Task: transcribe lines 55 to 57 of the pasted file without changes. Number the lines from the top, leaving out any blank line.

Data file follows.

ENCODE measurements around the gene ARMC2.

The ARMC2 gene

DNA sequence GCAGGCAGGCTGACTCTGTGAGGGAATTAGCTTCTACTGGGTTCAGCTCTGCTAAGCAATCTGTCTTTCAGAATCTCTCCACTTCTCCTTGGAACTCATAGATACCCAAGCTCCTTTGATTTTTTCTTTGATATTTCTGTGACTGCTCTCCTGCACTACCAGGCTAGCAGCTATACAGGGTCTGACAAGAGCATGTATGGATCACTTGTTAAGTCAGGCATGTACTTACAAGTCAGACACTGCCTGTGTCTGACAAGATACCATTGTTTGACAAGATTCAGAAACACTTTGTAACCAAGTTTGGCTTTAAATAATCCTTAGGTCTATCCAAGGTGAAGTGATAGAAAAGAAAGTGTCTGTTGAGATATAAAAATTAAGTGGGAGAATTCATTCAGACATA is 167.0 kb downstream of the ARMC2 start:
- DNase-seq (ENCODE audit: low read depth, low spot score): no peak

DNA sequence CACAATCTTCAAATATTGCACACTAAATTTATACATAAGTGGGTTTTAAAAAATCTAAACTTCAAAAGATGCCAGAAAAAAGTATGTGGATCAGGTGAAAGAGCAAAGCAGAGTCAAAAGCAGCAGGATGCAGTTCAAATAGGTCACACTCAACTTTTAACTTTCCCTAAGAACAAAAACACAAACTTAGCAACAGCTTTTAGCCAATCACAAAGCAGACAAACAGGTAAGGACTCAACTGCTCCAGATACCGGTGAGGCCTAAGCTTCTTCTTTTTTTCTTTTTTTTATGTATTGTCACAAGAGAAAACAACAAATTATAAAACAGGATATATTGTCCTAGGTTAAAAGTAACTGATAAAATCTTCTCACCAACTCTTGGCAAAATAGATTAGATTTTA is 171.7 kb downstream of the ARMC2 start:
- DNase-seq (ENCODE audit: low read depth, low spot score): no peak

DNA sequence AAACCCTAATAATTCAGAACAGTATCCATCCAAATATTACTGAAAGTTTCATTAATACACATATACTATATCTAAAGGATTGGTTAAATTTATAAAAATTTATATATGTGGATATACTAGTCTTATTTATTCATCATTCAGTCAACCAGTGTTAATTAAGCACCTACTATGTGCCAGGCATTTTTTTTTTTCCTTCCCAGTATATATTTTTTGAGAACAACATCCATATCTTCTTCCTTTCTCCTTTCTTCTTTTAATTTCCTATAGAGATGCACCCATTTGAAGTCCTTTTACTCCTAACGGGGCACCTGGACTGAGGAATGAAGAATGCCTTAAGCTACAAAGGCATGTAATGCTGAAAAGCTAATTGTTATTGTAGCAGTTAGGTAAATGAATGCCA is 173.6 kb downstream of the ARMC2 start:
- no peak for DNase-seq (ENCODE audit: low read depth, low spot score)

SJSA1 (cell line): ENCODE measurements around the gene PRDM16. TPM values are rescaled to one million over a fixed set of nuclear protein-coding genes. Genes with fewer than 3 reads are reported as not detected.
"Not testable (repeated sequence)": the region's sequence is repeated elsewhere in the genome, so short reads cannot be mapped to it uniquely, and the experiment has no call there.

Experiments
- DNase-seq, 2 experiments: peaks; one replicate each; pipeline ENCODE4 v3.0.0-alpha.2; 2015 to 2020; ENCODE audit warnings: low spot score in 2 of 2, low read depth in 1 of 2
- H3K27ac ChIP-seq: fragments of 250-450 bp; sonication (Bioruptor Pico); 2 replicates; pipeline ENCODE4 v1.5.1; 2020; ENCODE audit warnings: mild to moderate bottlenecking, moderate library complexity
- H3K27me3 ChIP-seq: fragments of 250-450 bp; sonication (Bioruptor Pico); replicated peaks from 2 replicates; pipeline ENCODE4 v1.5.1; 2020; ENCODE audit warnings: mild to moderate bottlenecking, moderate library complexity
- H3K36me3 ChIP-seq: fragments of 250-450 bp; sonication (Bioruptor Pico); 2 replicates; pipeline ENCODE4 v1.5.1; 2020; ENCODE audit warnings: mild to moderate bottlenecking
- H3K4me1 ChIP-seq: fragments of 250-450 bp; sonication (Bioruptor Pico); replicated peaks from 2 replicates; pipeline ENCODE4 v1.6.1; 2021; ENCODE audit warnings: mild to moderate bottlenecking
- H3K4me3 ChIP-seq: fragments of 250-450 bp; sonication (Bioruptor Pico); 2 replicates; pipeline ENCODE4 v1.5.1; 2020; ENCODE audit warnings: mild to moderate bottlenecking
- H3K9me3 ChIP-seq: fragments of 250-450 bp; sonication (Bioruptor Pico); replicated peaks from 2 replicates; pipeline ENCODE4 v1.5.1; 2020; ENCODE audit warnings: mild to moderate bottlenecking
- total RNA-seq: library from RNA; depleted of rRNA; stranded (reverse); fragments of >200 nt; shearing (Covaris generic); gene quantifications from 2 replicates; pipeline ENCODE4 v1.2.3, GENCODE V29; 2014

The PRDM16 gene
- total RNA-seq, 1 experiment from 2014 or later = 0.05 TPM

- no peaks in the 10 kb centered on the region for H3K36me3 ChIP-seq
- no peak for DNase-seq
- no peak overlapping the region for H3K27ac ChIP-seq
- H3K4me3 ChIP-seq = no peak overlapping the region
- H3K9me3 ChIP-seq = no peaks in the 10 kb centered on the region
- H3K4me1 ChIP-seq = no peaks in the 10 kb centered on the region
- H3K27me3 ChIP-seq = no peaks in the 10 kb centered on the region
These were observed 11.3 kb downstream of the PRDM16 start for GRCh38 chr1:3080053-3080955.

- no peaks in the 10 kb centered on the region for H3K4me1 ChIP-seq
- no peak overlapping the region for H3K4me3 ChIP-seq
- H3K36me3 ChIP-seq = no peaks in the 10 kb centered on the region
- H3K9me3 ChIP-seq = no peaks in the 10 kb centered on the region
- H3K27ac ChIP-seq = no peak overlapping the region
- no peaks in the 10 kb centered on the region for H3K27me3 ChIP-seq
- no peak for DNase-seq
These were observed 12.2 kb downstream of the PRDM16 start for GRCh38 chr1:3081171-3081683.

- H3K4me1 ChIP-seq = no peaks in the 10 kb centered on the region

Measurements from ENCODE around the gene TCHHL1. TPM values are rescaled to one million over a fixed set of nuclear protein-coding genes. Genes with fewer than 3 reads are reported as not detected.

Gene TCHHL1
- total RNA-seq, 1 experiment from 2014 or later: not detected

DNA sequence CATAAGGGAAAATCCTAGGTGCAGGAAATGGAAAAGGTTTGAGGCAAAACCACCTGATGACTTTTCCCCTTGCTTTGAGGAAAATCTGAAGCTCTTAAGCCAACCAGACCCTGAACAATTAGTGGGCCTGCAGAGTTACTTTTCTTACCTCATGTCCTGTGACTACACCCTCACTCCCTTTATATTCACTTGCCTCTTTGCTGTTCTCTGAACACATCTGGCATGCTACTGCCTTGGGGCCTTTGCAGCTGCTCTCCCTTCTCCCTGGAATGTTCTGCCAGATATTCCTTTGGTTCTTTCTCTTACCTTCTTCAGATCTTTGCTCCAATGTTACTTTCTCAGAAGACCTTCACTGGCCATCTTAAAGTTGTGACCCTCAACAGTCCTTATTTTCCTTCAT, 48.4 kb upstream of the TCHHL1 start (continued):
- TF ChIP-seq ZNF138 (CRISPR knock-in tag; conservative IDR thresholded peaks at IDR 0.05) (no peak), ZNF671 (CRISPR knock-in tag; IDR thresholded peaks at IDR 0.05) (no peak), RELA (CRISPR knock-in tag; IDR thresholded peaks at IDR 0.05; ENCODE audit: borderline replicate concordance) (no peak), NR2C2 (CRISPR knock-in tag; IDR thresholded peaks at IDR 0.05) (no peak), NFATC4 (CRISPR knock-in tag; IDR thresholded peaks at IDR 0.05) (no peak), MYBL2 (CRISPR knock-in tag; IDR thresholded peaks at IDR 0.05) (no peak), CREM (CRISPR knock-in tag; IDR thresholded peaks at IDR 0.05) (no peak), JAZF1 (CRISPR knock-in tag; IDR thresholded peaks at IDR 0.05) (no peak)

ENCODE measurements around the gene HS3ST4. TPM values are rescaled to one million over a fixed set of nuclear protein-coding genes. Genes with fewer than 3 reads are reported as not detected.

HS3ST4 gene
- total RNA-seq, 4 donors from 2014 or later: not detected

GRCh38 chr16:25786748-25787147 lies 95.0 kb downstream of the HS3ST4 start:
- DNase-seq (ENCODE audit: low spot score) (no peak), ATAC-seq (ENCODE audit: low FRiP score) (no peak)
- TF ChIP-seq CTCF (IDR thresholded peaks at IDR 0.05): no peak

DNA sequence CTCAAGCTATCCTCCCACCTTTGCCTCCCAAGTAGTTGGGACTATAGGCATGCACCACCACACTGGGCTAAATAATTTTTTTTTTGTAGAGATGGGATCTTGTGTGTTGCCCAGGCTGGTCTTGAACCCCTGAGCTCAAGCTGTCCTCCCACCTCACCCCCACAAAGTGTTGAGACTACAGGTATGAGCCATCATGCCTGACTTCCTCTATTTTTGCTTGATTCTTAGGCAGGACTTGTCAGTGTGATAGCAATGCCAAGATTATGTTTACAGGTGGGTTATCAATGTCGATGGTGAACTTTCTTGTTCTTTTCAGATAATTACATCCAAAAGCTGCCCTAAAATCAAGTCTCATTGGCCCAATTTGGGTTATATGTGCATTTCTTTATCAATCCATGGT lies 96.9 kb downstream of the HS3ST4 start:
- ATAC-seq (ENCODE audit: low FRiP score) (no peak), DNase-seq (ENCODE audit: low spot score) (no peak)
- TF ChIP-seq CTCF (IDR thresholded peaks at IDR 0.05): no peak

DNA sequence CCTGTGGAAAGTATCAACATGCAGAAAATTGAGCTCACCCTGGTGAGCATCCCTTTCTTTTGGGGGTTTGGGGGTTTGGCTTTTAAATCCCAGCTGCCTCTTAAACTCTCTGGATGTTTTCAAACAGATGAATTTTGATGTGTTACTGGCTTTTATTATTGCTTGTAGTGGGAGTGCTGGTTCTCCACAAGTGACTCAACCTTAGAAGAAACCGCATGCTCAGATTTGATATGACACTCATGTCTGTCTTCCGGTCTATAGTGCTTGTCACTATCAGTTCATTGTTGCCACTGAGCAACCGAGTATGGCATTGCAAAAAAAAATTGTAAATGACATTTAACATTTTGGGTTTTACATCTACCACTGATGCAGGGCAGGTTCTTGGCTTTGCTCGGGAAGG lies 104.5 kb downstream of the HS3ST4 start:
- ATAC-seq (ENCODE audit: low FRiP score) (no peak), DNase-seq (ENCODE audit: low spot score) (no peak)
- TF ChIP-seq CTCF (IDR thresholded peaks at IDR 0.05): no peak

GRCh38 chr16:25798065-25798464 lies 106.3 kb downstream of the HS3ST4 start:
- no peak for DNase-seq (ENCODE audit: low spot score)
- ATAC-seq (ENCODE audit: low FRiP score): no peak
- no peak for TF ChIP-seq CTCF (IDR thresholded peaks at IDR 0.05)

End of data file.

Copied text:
- TF ChIP-seq CTCF (IDR thresholded peaks at IDR 0.05): no peak

GRCh38 chr16:25798065-25798464 lies 106.3 kb downstream of the HS3ST4 start:
- no peak for DNase-seq (ENCODE audit: low spot score)